Siloam Springs, Arkansas, City of v. Kansas City Southern Railway Company
ORDER denying 10 Motion to Remand; granting 12 Motion to Dismiss for Lack of Jurisdiction. Case is dismissed without prejudice. Signed by Honorable Jimm Larry Hendren on September 10, 2012. (src)
IN THE UNITED STATES DISTRICT COURT
WESTERN DISTRICT OF ARKANSAS
CITY OF SILOAM SPRINGS, ARKANSAS,
A Municipal Corporation
Civil No. 12-5140
KANSAS CITY SOUTHERN RAILWAY COMPANY
O R D E R
consideration Plaintiff’s Motion to Remand (document #10), and
defendant's Motion To Dismiss (document #12), and from said
motions, and the responses thereto, the Court finds and orders as
In this condemnation action, the City of Siloam Springs,
Arkansas ("City") seeks to exercise its power of eminent domain to
acquire a permanent trail easement over land running underneath a
railroad bridge owned by the Kansas City Southern Railway Company
The City originally filed this action in the Circuit
Court of Benton County, Arkansas on June 8, 2012.1
to this Court by KCSR on July 6, 2012.
It was removed
The City now seeks to
jurisdiction is lacking over this state law condemnation action.
This is the second condemnation action pertaining to the recreational trail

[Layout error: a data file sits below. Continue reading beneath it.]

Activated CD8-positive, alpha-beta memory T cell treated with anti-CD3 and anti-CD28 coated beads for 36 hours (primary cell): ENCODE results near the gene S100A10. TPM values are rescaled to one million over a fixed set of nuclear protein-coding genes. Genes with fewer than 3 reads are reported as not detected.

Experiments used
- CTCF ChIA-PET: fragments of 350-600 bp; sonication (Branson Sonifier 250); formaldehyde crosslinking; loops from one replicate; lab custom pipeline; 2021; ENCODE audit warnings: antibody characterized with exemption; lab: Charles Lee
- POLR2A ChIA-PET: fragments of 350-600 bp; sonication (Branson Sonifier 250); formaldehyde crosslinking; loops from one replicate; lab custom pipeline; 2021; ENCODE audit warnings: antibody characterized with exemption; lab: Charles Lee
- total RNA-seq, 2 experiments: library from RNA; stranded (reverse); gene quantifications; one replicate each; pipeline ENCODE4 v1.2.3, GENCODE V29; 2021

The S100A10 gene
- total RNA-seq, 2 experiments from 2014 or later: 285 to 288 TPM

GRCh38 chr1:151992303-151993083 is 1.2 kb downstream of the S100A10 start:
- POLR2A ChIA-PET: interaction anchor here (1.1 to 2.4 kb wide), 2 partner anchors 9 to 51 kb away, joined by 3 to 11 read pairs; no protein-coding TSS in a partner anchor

easement which is the subject of the instant action. The City’s previous action, City
of Siloam Springs v. Kansas City Southern Transport Co., by the Kansas City Southern
Railway Company, Civil No. 11-5233 (W.D. Ark. 2012), was dismissed for lack of subject
matter jurisdiction by this Court on February 14, 2012.
KCSR, however, argues that the matter is preempted by
federal law and therefore moves to dismiss for lack of subjectmatter jurisdiction, pursuant to F.R.C.P. 12(b)(1).
that jurisdiction to determine the issue lies with the Surface
Transportation Board ("STB") under 49 U.S.C. § 10501(b), which
grants the STB exclusive jurisdiction over "the construction,
acquisition, operation, abandonment, or discontinuance of spur,
industrial, team, switching, or side tracks, or facilities, even
if the tracks are located, or intended to be located, entirely in
The City responds that § 10501(b) is not as sweeping as
claimed by KCSR, in that state laws -- such as those providing for
eminent domain -- are only preempted where their application would